Senate Passes Defense Bill Without Pro-Life, Transgender Care Amendments

The vote sets up a standoff between the Senate and House as they try to hammer out a compromise version of the normally noncontroversial legislation.

United States Capitol building in Washington, D.C.
United States Capitol building in Washington, D.C. (photo: Vlad / Shutterstock)

The Senate passed its version of the 2024 National Defense Authorization Act (NDAA) Thursday night without the amendments blocking the military’s spending on abortion and transgender surgeries that were passed by the Republican-controlled House.

The vote sets up a standoff between the Senate and House as they try to hammer out a compromise version of the normally noncontroversial legislation.

The $886 billion spending package, which sets the military’s budget for the next year, passed in a largely bipartisan 86-11 vote. According to reporting by The Hill, the bill was opposed by six Democrats and four Republicans.

Though many pro-life senators, such as Republican Sen. Tommy Tuberville of Alabama, oppose the military’s program that grants paid leave and reimburses service members for abortion travel costs, ultimately there was no vote on the pro-life amendments in the Senate.

Tuberville has called for the Pentagon itself to rescind its abortion policy rather than Congress.

The senators opposing the package were Mike Bruan (Indiana), Mike Lee (Utah), Rand Paul (Kentucky), J.D. Vance (Ohio), Bernie Sanders (Vermont), Cory Booker (New Jersey), Ed Markey (Massachusetts), Jeff Merkley (Oregon), Elizabeth Warren (Massachusetts), Peter Welch (Vermont), and Ron Wyden (Oregon), according to The Hill.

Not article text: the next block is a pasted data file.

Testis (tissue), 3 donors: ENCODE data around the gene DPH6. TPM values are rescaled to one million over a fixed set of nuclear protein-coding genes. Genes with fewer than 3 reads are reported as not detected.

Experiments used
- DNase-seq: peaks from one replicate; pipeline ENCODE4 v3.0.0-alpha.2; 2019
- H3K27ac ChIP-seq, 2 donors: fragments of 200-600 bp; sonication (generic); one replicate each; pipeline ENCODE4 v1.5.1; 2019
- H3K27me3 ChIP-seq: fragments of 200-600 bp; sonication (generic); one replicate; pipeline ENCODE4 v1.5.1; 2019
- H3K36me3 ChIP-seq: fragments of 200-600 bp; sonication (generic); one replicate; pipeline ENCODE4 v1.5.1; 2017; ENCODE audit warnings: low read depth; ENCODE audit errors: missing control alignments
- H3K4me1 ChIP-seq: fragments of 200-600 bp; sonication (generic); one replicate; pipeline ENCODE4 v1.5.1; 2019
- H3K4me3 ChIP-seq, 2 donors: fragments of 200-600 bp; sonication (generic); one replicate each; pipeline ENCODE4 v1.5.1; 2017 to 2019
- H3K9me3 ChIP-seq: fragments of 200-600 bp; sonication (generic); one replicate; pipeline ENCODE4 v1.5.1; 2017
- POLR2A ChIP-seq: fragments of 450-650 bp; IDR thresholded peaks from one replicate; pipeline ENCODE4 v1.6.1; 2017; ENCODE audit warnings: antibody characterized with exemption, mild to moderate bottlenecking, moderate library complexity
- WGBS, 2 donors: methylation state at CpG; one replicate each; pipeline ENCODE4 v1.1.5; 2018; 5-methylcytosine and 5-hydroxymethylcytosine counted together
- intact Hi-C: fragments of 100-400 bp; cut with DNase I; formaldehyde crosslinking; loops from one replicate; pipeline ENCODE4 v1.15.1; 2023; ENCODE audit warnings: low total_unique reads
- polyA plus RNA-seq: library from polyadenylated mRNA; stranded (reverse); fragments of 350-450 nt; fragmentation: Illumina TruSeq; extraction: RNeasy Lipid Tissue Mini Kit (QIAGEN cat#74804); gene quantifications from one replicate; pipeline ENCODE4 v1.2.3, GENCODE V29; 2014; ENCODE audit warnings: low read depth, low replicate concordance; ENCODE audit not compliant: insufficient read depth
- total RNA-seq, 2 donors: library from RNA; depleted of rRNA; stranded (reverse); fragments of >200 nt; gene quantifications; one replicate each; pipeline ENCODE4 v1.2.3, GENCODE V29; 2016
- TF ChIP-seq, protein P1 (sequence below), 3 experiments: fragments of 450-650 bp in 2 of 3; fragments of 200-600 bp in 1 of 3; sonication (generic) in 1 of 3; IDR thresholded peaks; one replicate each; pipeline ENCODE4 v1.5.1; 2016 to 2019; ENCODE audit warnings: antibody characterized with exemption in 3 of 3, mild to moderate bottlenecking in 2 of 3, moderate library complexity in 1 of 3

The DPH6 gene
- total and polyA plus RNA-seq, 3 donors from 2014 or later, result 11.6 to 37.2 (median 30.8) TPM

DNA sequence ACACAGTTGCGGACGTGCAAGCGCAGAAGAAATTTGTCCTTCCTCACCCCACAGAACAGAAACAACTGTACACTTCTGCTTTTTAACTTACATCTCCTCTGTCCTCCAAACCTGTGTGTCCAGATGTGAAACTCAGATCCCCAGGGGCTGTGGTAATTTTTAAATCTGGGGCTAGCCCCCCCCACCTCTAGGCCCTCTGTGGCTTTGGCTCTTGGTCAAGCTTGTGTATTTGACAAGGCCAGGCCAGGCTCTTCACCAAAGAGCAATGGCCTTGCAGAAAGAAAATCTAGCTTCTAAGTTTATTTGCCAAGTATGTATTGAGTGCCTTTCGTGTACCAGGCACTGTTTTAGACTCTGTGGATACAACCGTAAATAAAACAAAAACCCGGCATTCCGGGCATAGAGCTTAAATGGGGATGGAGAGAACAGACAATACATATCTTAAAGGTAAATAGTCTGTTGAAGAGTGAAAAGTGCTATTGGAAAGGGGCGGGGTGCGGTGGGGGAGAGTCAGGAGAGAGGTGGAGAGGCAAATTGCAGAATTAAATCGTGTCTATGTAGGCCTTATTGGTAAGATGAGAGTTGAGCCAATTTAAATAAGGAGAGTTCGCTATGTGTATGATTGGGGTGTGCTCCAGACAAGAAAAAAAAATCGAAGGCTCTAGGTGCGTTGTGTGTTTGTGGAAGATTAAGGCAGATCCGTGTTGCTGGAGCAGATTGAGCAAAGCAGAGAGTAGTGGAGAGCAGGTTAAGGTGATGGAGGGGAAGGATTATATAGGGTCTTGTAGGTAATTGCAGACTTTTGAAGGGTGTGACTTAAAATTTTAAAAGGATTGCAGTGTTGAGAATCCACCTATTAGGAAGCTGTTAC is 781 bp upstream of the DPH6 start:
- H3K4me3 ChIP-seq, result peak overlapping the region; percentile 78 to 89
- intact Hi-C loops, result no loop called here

In a Friday statement, Vance, a Catholic, said he opposed the Senate NDAA because it “commits the United States to years of additional military aid for the war in Ukraine.”

Now that both the House and Senate have passed their versions of the NDAA, the two must be reconciled and then sent to the president to be signed. 

The House version of the NDAA passed in a 219-210 vote on July 14 and included several amendments that were seen as significant victories for conservatives.

Among these was an amendment by Texas Republican Rep. Ronny Jackson that would force the military to end its program paying for service members’ abortion travel. 

Another amendment included by the House, introduced by Montana Republican Rep. Matthew Rosendale, mandates the military to stop using taxpayer dollars to pay for transgender surgeries and treatments.

The pro-life amendment and amendment against transgender surgeries received almost unanimous support from House Republicans.

Federal Bureau of Investigation Director Christopher Wray testifies Tuesday before the Senate Judiciary Committee at the Hart Senate Office Building on Capitol Hill in Washington, D.C.

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